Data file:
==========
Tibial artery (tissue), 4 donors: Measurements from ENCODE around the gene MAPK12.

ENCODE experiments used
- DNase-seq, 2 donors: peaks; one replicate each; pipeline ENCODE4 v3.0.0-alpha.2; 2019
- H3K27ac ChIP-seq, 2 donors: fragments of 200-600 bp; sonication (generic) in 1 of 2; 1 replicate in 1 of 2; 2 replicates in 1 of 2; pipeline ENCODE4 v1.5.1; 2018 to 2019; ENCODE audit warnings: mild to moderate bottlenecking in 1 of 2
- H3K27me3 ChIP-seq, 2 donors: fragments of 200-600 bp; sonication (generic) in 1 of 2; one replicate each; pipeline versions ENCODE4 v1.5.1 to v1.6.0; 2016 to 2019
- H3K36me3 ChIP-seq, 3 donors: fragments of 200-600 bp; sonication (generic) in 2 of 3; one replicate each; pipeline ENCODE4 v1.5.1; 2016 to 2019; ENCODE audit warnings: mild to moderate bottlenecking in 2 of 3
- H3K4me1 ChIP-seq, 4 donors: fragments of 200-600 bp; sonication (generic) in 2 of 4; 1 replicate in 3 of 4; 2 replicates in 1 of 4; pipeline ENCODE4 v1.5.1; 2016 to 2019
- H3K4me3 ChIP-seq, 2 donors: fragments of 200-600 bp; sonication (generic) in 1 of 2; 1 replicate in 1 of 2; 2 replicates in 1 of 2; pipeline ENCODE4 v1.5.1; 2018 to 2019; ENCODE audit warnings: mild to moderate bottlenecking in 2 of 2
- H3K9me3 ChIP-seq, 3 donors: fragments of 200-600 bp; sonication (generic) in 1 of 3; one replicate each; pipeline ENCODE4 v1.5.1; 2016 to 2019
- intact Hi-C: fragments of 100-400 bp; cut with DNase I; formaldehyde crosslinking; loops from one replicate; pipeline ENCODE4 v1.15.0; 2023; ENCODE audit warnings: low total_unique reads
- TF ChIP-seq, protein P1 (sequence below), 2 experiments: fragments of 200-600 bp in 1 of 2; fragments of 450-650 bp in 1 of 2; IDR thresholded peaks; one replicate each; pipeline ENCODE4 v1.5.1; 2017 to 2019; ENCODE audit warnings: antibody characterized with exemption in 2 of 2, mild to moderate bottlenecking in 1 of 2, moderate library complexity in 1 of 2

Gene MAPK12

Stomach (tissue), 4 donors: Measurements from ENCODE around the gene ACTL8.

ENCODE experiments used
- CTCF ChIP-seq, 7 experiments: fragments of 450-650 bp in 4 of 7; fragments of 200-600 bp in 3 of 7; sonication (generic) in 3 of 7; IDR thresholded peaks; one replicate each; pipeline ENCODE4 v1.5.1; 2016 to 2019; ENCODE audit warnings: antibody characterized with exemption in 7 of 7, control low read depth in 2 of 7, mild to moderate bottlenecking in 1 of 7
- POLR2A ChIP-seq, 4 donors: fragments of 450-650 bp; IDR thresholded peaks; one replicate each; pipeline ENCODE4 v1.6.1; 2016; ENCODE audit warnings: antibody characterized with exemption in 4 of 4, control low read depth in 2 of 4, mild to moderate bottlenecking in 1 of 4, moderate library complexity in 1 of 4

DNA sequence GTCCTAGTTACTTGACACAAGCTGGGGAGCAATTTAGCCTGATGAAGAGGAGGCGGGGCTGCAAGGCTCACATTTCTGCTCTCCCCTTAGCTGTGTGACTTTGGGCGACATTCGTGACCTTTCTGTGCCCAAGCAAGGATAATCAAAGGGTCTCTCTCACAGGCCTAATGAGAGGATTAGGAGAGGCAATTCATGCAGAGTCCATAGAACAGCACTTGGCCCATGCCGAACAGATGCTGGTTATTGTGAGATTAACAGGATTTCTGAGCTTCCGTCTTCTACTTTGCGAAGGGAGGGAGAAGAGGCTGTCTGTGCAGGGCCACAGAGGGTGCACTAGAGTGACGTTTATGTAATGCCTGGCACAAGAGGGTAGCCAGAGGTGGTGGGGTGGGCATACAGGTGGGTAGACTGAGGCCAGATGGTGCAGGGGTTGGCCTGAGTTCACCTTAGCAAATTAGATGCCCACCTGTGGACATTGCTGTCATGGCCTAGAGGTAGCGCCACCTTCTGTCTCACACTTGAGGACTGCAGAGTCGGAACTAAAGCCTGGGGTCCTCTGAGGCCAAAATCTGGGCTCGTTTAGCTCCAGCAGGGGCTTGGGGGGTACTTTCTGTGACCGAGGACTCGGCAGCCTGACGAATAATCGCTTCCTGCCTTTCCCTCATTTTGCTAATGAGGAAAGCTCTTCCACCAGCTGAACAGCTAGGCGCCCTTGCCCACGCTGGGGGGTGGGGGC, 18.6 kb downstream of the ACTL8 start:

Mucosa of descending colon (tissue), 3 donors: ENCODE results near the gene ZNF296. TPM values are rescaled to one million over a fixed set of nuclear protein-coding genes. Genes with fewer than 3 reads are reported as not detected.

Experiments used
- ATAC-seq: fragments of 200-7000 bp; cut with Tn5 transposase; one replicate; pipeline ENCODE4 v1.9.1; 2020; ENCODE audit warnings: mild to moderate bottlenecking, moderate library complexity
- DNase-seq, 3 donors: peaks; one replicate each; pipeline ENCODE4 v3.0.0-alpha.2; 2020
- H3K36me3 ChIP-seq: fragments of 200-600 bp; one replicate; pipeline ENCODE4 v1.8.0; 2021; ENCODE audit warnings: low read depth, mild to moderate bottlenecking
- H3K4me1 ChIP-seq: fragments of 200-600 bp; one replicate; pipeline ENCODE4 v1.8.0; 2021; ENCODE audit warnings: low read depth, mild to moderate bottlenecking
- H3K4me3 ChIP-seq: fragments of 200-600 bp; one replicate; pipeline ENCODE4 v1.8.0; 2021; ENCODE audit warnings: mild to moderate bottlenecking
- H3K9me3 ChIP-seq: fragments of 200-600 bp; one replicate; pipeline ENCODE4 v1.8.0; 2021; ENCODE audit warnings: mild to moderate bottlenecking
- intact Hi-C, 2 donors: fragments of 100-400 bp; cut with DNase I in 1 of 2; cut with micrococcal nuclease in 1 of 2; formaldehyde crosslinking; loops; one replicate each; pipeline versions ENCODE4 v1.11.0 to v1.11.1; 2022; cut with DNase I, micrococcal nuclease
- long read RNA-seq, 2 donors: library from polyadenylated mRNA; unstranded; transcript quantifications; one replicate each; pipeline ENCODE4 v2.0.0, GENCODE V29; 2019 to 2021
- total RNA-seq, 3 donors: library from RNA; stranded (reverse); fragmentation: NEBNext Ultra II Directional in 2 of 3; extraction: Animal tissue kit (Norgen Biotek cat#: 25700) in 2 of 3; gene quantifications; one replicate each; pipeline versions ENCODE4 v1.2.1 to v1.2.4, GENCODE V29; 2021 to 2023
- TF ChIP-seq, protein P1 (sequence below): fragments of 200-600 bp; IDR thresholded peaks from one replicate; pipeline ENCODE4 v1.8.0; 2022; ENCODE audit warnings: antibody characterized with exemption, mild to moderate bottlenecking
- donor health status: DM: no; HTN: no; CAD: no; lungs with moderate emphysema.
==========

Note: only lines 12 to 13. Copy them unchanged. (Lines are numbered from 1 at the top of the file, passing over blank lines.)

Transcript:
Gene MAPK12

Stomach (tissue), 4 donors: Measurements from ENCODE around the gene ACTL8.